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Opinion: WWE’s New Era has no place for Hulk Hogan

Hulk Hogan llega a la corte el miércoles 16 de marzo de 2016, en St. Petersburg, Florida. Hogan, cuyo verdadero nombre es Terry Bollea, y sus abogados pidieron el lunes que el jurado otorgue una indemnización mayor a los 115 millones aprobados el viernes contra Gawker Media por la publicación de un video sexual de Hogan. (Foto AP/Steve Nesius, Pool) NEW YORK POST OUT
(AP Photo/Steve Nesius, Pool)

With the Hulk Hogan-Peter Thiel-Gawker lawsuit coming to a close, it is being reported that the WWE Hall of Fame wrestler is “expected” to return to the company in time for WrestleMania.

Many WWE fans are going to celebrate his return. It makes some sense too, as nostalgia in the sport is often king and Hogan was the introduction — and first hero — to pro wrestling for many people who began to consume it in the 1980s and continue to do so today.

That’s all relatively fine, if we’re only viewing this from the surface and solely want to view this as the return of the character Hulk Hogan, and not also the return of the person who plays it.

Yes. America is the home of second-chance stories. We revel in redemption stories, returns from the abyss, and want nothing more to watch a person who fell off a pedestal to be gently placed back on it. So, for some, this is exactly what this will end up being.

However, Hogan returning to the company is a bit more complicated than that.

His story will not be one of redemption. He’s a man who has been involved in a sex-tape scandal, a lawsuit that has bankrupted a media company, and was caught using racial slurs while discussing his daughter’s relationship with a man of a different race.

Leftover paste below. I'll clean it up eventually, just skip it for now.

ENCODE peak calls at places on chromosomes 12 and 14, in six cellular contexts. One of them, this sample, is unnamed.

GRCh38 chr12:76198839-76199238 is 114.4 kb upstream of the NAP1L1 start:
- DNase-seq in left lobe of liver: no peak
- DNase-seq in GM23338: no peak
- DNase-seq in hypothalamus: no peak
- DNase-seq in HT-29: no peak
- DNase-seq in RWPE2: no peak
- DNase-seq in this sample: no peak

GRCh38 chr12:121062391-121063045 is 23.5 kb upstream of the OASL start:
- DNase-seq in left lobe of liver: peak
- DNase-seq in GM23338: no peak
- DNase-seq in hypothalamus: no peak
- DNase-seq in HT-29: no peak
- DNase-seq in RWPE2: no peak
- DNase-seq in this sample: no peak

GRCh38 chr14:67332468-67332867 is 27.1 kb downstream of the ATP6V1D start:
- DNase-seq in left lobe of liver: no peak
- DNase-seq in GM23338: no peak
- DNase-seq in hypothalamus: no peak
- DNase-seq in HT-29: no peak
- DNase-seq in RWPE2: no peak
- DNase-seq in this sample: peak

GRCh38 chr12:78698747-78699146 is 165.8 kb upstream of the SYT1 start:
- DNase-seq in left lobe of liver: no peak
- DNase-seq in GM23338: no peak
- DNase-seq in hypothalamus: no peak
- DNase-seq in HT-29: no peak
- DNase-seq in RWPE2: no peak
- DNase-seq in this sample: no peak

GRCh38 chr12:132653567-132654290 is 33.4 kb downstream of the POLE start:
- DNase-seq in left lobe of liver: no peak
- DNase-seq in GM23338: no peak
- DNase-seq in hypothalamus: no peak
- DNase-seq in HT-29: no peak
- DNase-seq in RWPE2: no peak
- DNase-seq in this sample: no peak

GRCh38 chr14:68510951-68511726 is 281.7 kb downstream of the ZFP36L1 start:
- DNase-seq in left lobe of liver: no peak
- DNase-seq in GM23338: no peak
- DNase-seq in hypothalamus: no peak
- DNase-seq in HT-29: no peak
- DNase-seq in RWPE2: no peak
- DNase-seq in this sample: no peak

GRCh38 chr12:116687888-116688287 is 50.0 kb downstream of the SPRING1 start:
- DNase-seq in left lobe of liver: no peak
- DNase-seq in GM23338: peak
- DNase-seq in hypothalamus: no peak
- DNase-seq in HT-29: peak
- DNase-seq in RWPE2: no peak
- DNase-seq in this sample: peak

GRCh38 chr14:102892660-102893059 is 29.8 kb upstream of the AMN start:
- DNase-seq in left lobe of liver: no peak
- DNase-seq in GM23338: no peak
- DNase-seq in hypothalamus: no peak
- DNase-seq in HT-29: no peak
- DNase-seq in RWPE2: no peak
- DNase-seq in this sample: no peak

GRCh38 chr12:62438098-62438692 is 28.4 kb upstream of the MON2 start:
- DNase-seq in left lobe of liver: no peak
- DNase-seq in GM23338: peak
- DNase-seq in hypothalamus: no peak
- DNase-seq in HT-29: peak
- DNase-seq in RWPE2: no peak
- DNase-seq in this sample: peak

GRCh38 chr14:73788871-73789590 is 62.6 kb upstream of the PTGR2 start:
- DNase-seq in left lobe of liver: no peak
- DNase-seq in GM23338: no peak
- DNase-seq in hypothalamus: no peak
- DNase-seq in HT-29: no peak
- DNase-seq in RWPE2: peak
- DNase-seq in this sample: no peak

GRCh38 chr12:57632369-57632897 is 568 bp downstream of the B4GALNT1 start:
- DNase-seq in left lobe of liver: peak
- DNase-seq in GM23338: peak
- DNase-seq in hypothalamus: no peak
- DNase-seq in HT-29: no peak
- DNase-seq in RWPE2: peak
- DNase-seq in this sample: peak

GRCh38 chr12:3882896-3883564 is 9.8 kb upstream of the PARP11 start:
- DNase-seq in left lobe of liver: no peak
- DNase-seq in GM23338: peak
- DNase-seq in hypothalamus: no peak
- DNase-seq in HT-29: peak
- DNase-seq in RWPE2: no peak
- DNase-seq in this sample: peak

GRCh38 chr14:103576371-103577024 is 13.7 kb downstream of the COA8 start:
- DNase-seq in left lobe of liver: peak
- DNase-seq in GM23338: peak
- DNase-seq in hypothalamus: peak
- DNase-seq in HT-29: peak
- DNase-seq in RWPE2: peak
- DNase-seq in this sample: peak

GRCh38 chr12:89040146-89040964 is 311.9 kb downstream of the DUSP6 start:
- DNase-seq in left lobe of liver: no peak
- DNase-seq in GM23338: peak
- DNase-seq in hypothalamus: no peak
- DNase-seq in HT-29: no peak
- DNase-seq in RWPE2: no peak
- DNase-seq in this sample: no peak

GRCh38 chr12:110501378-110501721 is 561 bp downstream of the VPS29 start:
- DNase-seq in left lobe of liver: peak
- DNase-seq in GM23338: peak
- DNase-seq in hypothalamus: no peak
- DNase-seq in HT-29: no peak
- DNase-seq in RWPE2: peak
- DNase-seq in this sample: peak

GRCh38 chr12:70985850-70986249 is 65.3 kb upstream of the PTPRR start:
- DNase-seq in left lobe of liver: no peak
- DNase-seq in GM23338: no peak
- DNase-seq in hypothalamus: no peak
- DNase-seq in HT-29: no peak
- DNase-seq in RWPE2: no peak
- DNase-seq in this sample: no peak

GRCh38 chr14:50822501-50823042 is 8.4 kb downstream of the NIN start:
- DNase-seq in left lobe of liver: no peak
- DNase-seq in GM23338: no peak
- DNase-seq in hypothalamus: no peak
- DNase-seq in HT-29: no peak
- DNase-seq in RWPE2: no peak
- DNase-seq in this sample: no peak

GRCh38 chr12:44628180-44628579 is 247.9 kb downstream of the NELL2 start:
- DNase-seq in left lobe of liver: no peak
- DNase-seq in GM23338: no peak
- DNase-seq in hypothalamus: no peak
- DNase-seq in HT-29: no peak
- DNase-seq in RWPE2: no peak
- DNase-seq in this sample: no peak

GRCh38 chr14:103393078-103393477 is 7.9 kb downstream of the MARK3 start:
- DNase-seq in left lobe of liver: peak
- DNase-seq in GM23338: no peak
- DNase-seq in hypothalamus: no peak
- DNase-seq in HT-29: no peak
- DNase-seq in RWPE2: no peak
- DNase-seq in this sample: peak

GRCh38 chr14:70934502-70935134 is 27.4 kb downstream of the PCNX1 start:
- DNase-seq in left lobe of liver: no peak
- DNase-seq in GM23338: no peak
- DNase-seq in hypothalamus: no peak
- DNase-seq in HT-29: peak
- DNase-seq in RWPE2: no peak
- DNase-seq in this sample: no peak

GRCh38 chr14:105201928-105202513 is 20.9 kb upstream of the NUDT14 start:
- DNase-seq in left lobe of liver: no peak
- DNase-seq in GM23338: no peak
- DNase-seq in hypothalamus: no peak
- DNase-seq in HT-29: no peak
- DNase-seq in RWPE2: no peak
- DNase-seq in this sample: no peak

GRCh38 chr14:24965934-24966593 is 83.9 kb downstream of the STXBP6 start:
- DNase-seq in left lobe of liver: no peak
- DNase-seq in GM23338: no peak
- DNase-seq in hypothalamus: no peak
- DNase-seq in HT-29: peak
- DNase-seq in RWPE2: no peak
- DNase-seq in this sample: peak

Not to mention the countless other “iffy” stories we have heard about the man well before social media helped to bring them to light.

Our hero, essentially, has become to be known to be the exact opposite of the character he portrayed on wrestling programs for three decades.

He’s not a vitamin-loving fellow, but a guy who was once entrenched in the sport’s steroid scandal. Hogan perhaps isn’t a man who believes in the prayers he often preached to young kids to say, but is more than willing to commit what can be considered immoral acts. And, yes, his ego not only fails to know zero bounds, but is regularly willing to put himself at the forefront of things only because it may solely benefit him… other people be damned.

There’s more to him as a person, obviously. To wet-blanked him as some horrible human being would not only be unfair, but can be considered as unjust. Defining anyone by only their worst actions is a wretched way to go about life.

Still, that’s how many are going to think of the man for the rest of his time walking through his life. Despite that, the WWE may feel enough time has gone by to welcome him back with open arms.

This decision by the company does make something abundantly clear: The WWE was never actually repulsed by anything Hogan did, which led to its initial decision to distance itself from the industry’s most legendary star. Rather, the WWE just didn’t want to be associated with anything Hogan-related while it was still tainted.